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I used to live in Canley...
It is Christmas, and not Xmas. That one really gets my goat.
i quite like all this PC stuff. if our big problem today is that we are overly polite and eager to avoid causing offence, and some language gets mangled, then it could be worse.
Womble wrote (see)
Personally, I am most concerned by Wilkie's reference to "practicing Christians".
I need someone to advice me on how to avoid these grammatical difficulties. I tried one of those pocket crossword solver things, but for grammar, it's a useless devise.
"Practicing" is one of those funny words that looks wrong but isn't.
Reminds me, though, of a silly thing an ex BF of mine used to say, "I'm an Atheist," and then, for emphasis, "non-practicing"
Wilkie wrote (see)
Ah, an American spelling during a rant about the Americanisation (Americanization?) of our winter festival. ("Proper" English: practice = noun, practise = verb)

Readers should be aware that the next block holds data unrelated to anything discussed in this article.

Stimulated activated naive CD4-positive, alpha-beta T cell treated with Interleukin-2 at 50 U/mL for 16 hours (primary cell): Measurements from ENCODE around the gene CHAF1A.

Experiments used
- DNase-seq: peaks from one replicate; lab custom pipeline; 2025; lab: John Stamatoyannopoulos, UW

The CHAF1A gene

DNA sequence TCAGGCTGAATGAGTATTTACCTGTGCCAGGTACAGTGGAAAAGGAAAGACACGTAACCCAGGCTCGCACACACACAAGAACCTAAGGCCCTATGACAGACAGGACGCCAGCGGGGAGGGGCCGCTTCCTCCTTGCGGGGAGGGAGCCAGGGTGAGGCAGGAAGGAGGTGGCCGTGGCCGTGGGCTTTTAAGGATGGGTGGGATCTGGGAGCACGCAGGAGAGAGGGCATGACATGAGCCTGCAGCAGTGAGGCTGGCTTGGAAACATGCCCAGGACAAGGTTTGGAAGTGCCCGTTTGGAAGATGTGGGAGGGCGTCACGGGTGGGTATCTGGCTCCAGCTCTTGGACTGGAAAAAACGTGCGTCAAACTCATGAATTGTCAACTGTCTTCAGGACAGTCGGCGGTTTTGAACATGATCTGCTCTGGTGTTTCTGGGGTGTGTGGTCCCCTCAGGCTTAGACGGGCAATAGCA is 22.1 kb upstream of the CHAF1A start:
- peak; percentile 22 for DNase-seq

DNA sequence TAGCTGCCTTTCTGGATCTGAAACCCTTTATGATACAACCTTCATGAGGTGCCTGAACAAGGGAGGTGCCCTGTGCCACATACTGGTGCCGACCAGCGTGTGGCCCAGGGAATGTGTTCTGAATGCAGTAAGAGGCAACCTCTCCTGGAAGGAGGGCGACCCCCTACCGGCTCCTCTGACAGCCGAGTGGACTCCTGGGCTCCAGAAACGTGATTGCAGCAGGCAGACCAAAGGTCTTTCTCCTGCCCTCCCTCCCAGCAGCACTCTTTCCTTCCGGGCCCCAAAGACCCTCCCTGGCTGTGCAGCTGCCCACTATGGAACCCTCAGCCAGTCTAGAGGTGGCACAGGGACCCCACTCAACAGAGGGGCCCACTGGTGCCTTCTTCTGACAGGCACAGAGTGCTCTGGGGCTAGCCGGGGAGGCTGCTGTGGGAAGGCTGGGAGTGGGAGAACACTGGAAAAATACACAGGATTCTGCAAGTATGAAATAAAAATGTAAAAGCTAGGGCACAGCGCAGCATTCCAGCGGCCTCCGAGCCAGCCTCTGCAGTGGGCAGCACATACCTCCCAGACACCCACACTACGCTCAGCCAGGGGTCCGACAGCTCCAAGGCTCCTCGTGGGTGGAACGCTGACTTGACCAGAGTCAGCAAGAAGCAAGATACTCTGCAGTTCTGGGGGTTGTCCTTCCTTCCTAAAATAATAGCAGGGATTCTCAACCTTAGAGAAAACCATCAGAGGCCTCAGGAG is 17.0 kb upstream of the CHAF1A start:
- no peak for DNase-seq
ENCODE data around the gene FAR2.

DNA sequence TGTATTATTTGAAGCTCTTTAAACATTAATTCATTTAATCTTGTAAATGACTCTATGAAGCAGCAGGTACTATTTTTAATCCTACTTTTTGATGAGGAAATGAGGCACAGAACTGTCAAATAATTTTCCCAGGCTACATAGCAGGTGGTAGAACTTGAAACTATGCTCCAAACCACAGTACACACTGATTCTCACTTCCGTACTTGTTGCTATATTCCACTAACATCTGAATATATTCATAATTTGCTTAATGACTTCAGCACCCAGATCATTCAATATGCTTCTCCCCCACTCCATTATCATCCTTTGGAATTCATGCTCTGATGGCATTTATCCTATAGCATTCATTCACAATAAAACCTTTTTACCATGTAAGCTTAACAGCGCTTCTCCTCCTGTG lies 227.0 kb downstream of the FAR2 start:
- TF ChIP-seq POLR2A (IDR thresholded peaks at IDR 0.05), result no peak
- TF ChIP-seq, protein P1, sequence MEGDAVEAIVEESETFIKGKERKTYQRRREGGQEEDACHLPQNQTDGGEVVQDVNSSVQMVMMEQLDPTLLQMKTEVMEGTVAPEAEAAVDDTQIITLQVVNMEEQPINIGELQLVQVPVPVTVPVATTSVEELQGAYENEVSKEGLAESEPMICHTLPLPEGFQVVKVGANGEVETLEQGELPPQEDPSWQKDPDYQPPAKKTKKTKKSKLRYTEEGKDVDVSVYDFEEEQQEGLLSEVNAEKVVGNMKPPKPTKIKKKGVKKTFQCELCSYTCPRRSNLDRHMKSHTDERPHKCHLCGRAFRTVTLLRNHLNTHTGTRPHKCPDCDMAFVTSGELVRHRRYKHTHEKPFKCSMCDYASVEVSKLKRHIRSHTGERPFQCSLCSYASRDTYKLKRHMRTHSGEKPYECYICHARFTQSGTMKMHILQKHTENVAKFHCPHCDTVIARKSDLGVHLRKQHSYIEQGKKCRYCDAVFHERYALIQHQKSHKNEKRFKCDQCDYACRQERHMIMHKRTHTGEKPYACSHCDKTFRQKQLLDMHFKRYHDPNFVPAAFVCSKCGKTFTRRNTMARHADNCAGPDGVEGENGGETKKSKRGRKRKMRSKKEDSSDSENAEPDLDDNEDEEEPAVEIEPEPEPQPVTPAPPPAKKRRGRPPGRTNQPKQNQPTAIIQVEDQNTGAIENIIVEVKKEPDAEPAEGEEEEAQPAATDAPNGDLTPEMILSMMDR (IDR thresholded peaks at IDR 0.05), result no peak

trying to understand the difference above.....but do i take it that someone is challenging Wilkie on her use of English..........unheard of
If Wilkie has indeed got it wrong..... (I will not be convinced until she has had her retort)..........then is this the end of the world that has been foretold
I quadruple-Googled it just to make sure (and I'm still not 100%!!) but as I understand it, traditionally you use an 's' for the verb, e.g. I practise playing football, and a 'c' for the noun, e.g. a doctor's practice, but Americans use a 'c' for either.
It's one of these grey areas according to usage. The same rule supposedly applies to license/licence, although it seems more acceptable to use either spelling interchangeably. On your driving licence it's definitely spelt with a 'c' so I'll always spell it that way for the noun, but I wouldn't correct anyone using an 's'.
My understanding is that either is acceptable....
Mine too - just don't call taps "faucets" that's plain wrong!
That's what I thought too